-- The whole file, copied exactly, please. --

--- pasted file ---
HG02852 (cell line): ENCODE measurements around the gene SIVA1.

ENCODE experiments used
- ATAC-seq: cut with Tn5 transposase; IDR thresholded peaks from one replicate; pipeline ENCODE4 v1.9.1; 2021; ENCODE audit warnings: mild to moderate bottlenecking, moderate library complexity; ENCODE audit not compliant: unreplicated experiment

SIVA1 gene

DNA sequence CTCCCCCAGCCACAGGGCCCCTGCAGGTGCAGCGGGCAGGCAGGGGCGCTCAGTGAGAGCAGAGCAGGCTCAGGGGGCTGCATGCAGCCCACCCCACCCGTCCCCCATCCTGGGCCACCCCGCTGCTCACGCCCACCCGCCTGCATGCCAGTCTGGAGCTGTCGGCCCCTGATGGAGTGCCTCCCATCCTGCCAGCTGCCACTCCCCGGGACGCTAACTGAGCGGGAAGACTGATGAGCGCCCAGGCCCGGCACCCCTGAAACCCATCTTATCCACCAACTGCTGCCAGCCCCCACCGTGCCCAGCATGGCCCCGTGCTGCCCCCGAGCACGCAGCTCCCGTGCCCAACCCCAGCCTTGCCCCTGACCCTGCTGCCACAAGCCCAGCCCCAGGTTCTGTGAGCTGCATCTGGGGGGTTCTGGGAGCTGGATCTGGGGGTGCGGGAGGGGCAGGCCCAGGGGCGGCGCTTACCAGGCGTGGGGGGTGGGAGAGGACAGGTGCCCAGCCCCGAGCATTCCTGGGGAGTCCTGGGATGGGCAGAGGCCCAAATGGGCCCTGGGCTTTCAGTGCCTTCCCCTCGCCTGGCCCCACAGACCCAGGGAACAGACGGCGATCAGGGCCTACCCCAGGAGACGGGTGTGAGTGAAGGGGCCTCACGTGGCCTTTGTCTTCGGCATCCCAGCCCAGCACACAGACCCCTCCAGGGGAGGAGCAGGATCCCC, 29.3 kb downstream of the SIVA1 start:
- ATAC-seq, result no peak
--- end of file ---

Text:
HG02852 (cell line): ENCODE measurements around the gene SIVA1.

ENCODE experiments used
- ATAC-seq: cut with Tn5 transposase; IDR thresholded peaks from one replicate; pipeline ENCODE4 v1.9.1; 2021; ENCODE audit warnings: mild to moderate bottlenecking, moderate library complexity; ENCODE audit not compliant: unreplicated experiment

SIVA1 gene

DNA sequence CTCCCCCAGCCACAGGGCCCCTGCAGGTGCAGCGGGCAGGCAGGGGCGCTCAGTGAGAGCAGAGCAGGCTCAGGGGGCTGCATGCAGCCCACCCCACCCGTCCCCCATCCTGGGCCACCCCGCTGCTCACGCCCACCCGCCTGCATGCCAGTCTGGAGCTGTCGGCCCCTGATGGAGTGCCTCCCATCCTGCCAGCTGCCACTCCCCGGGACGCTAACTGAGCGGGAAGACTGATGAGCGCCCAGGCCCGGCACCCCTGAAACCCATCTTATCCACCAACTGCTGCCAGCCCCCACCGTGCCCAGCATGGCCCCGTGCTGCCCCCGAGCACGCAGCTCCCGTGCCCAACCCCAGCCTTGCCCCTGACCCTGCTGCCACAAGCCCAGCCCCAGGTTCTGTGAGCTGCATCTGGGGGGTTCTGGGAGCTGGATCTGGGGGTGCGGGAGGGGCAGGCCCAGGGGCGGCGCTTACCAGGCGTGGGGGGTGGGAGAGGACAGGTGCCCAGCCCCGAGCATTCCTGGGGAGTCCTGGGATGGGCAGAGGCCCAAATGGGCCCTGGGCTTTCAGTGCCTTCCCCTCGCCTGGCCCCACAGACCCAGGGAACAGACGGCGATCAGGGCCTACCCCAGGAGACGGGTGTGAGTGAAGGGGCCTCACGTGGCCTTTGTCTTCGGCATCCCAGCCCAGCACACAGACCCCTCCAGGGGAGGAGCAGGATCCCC, 29.3 kb downstream of the SIVA1 start:
- ATAC-seq, result no peak